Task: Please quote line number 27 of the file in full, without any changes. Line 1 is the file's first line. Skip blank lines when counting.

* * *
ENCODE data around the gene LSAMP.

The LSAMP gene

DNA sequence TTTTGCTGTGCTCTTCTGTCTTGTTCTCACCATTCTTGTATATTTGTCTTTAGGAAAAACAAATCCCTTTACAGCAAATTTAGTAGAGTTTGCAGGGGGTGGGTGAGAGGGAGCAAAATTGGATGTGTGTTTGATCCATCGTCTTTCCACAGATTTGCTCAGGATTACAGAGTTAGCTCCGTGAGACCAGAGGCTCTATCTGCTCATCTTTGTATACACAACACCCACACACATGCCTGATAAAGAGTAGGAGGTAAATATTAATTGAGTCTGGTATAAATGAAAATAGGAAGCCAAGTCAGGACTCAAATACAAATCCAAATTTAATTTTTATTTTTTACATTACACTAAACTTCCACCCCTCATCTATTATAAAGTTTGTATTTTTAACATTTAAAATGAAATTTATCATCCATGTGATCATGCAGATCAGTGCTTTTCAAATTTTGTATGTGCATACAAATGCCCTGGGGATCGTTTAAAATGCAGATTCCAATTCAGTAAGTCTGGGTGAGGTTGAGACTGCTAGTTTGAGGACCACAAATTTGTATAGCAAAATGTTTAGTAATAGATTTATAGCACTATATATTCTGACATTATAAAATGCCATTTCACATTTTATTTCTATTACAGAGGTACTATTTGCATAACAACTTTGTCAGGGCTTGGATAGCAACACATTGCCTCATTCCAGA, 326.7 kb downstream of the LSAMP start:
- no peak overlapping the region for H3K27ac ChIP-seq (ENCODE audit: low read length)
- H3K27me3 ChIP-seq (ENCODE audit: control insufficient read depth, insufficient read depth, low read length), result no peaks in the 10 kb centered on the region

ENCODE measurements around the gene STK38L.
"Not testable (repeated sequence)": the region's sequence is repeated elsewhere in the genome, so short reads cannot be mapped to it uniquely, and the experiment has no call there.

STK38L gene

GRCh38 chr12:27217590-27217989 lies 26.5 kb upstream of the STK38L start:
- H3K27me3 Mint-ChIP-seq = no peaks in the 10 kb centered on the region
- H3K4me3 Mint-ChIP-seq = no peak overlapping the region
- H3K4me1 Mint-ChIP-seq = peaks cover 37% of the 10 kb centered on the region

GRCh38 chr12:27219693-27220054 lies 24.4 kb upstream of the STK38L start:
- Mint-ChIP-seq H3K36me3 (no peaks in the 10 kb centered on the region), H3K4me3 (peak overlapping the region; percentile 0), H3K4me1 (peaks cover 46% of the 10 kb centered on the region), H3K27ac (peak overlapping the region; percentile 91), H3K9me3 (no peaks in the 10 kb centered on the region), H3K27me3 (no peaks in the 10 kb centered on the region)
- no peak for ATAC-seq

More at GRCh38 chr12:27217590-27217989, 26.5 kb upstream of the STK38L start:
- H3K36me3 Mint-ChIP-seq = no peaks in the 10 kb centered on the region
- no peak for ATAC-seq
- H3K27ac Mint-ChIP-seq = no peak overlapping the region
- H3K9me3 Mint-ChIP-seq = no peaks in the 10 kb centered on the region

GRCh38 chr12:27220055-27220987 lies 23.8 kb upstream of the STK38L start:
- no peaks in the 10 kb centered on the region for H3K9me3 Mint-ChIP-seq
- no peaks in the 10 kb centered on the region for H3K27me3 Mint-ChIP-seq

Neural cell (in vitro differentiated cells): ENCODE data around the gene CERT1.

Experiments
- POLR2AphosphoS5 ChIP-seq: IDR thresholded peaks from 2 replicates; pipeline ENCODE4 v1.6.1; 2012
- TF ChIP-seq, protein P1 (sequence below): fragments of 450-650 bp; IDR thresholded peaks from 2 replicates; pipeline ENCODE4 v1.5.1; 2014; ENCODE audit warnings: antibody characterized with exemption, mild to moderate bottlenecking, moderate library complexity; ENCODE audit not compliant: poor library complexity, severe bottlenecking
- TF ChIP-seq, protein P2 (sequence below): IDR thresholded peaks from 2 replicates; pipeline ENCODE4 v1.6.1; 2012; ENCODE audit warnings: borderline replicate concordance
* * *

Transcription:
- TF ChIP-seq, protein P1 (sequence below): fragments of 450-650 bp; IDR thresholded peaks from 2 replicates; pipeline ENCODE4 v1.5.1; 2014; ENCODE audit warnings: antibody characterized with exemption, mild to moderate bottlenecking, moderate library complexity; ENCODE audit not compliant: poor library complexity, severe bottlenecking